That said, the Park Paseo project team has between 90% to 95% of the stretch of Park Avenue between Plaza de Cesar Chavez and the intersection of Park Avenue and Almaden Boulevard “figured out,” Zelalich said. That remaining 5-10% — primarily the portion of the street facing the Tech Interactive — is the difference between achieving a new garden street and “a smile that’s got two or three teeth missing in its mouth,” she said.

“We want the re-envisioned Park Avenue to be like a beautiful smile,” Zelalich said. “We’re in the process of identifying where those funds come from and how they cover the part of the project that’s not most obviously incorporated into any proposed development.”

Opening doors

Turning that stretch of Park Avenue into a park and a heavily planted street will help create a more pedestrian-friendly corridor between the Guadalupe River Park and Plaza de Cesar Chavez. And it ought to bring more people to downtown. That’s a crucial factor given the hit the city’s retail and restaurant scene has taken during the Covid-19 pandemic.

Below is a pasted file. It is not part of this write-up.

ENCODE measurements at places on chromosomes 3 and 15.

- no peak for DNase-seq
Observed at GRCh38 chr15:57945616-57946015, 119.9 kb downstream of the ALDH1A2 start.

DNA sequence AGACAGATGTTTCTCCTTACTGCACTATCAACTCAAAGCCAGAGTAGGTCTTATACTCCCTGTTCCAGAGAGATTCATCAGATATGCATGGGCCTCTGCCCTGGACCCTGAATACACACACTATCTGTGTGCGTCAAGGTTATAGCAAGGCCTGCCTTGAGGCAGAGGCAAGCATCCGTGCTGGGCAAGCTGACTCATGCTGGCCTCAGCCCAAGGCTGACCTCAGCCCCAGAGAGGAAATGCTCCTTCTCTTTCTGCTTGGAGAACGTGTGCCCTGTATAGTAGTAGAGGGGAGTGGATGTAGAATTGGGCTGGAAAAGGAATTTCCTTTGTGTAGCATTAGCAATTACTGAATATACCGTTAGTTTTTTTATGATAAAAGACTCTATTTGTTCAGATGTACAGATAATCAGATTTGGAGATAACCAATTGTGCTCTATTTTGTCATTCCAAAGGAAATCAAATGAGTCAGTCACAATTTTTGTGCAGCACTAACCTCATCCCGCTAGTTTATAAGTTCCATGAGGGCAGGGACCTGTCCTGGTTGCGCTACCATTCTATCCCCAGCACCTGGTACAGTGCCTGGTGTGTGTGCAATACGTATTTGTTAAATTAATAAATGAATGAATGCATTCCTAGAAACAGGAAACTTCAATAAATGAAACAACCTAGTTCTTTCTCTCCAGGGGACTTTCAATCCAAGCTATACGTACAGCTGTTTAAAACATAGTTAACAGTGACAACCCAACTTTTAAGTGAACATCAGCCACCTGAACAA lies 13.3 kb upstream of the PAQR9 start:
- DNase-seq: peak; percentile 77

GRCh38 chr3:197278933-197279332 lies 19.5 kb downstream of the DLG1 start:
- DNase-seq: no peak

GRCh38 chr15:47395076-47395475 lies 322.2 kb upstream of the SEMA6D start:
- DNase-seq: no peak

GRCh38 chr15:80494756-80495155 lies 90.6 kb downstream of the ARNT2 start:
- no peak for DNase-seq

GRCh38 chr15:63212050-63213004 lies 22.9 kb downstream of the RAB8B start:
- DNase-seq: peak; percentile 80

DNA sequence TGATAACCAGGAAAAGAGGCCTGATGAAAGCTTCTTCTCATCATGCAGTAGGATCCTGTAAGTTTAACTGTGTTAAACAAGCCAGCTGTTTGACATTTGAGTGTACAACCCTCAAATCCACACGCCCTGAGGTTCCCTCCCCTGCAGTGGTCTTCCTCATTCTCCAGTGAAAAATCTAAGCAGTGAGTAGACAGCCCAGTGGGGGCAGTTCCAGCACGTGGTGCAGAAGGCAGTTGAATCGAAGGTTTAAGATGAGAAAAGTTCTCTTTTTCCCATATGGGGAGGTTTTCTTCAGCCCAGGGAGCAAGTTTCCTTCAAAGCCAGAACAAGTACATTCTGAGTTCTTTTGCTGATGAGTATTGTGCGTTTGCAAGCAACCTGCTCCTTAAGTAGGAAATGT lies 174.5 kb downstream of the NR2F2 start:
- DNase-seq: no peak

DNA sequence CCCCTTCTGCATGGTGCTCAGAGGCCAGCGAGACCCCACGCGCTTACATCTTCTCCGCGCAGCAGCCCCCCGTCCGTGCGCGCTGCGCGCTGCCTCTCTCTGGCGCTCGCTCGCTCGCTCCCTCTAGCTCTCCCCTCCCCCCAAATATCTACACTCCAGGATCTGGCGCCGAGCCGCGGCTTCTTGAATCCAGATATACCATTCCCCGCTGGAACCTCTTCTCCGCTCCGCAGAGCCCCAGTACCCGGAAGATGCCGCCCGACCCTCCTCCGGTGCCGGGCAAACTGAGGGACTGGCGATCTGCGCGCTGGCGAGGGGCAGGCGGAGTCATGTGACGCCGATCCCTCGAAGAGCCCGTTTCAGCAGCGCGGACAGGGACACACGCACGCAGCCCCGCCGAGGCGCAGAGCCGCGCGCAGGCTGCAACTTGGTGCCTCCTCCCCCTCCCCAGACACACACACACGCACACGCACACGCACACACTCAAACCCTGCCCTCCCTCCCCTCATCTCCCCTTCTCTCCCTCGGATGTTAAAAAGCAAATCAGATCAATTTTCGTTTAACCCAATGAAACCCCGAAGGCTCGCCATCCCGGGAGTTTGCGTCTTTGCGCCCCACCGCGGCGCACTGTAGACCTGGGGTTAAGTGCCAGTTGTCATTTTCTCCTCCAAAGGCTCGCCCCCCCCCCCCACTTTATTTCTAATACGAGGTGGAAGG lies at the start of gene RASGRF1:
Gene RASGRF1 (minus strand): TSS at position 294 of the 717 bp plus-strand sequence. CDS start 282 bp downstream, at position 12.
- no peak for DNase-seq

For the developers, a more aesthetically pleasing green space at the doorstep to their projects creates another tool to market them to prospective tenants looking for an urban, mixed-use environment.

Jay Paul Co. worked with the architecture firm Gensler to design its CityView Plaza redevelopment. The plans include natural gathering spaces along Park Avenue that act as “front doors” to the planned campus, said Ben Tranel, a principal at Gensler’s San Francisco office and CityView’s lead designer.

The development has multiple entrance points, depending on how someone arrives and what they’re there for, Tranel said. Along Park Avenue, the project team aspired to create a generous amount of plaza space that feels open and publicly accessible.

In all, the team created four separate plazas for CityView. The point of those plazas — as well as a paseo and a central promenade that both run through the project — is to create “multiple points of engagement” for the public, said Richard Kennedy, a senior principal at James Corner Field Operations who’s in charge of the CityView redevelopment’s open spaces.